Corn on the Cob is the most popular side dish prepared on the grill and the most popular grilled vegetable according to the Hearth, Patio and Barbecue Association. This is probably because it is easy to do, quick, and doesn't require you to boil gallons of water on a hot summer day. The most important reason to grill your corn, however, is because of the flavor. Grilling adds flavor to corn on the cob. Boiling removes flavor.
Selecting: The first step to great grilled corn is to select young, tender corn. Old, dry corn is not going to be good no matter how you cook it. Young corn is loaded with sugars that are going to caramelize on the grill giving your corn an extra sweet flavor. When selecting corn on the cob look for bright green husks, lightly yellow stalks, and the ends of the silk should be lightly brown. Now peel back the husk enough to expose a few rows of kernels. The kernels should plump and translucent.
Preparation: Once you have the corn you are ready to prepare them for the grill. Some people will tell you to leave all the husks in place. This will protect the corn from the fire, but it will also trap in all the moisture, steaming the corn and preventing smoke from getting to the corn. So, remove all but a few of the layers of husks. You want at least a double layer of husks over the corn but not much more. This will keep the corn from burning, but also allow excess moisture out and smoke flavor in. Actually the husks will burn, creating smoke that can then sink into the corn.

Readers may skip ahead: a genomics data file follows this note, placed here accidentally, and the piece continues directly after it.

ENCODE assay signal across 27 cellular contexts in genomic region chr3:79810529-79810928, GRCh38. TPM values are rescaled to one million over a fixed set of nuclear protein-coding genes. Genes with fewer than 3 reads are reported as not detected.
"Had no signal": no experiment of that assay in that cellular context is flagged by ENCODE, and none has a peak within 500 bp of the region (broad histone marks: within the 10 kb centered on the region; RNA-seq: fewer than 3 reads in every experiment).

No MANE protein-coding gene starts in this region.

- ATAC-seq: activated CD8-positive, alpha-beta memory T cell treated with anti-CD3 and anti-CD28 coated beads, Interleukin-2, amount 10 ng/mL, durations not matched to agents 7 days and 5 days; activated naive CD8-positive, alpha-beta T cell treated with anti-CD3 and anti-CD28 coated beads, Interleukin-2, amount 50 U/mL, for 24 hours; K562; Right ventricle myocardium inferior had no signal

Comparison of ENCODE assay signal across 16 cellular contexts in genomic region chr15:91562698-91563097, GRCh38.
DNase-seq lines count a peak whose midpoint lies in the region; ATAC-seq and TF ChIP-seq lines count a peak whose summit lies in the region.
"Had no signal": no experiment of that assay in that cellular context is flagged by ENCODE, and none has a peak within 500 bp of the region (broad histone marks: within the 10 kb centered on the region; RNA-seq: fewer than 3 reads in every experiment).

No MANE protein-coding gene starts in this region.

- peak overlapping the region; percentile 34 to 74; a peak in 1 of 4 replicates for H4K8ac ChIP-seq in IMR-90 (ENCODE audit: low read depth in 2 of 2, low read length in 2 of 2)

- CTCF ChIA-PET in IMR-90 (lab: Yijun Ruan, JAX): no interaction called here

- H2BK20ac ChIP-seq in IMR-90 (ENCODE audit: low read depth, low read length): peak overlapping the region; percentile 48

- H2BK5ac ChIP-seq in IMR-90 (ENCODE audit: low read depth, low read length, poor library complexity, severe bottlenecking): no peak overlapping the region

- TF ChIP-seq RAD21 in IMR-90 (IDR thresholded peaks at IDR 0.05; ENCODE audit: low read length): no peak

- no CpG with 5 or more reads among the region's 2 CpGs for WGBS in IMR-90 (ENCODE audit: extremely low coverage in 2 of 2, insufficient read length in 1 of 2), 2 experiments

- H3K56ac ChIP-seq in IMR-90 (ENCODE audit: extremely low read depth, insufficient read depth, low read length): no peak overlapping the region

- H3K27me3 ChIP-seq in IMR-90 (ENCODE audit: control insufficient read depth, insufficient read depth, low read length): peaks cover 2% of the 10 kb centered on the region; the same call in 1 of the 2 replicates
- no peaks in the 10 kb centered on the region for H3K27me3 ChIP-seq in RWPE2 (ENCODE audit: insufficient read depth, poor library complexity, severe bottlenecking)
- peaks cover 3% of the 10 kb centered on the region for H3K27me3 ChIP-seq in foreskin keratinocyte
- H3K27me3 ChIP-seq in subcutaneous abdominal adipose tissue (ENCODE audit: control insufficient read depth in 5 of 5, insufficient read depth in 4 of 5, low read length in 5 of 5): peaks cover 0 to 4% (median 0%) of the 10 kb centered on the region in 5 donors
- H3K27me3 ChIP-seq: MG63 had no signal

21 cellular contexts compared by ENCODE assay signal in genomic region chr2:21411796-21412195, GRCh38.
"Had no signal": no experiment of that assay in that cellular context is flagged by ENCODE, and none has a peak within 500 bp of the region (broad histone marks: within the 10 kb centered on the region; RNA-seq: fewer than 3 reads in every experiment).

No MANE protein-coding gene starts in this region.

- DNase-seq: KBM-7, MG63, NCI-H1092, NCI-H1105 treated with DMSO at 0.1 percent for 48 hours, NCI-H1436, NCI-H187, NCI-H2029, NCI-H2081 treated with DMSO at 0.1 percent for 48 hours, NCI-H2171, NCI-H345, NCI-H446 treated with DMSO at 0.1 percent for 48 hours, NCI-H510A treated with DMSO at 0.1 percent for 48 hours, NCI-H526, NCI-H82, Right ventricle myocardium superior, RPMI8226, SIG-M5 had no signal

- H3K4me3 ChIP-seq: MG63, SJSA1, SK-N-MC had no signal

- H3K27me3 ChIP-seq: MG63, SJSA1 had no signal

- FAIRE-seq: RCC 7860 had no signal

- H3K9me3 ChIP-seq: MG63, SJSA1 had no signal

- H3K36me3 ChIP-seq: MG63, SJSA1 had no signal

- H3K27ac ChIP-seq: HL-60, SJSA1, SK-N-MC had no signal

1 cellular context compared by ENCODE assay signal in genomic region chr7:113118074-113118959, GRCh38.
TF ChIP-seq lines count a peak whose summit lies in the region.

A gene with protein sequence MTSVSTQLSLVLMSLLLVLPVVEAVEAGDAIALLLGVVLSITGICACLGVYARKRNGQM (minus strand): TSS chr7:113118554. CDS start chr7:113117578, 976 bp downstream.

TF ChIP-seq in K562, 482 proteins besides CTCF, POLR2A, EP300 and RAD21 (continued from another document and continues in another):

You will also want to leave the stalk intact. This will give you a good handle for later. Remove as much silk as you can, but you don't need get it all out at this point. Once grilled, the silk will be easier to remove.
Grilling: Now you are ready to grill. You want a medium high heat. Hold your hand about five inches from the heat source. You should be able to keep your hand there for a count of three to five. This is a good heat. Corn on the cob will take about ten minutes to grill, turning every two minutes. The husks will burn, but the kernels of corn shouldn't. Watch for the kernels to turn a golden yellow color.
If you can't find corn on the cob with the husks still on, blame industrialized farming and use a baste of flavored butter to keep the corn from drying out. Avoid sugars in your baste because it will burn on the grill and turn your corn black. Always remove corn from the grill before it starts to turn a dark yellow color. This is the first clue that it is beginning to burn. With corn it is better to under cook than overcook.
For an additional variation you can pull back the husks completely and coat the corn with a flavored butter mixture. This will add extra moisture and flavor to the corn. Always fold the husks back into place before you put the corn on the grill.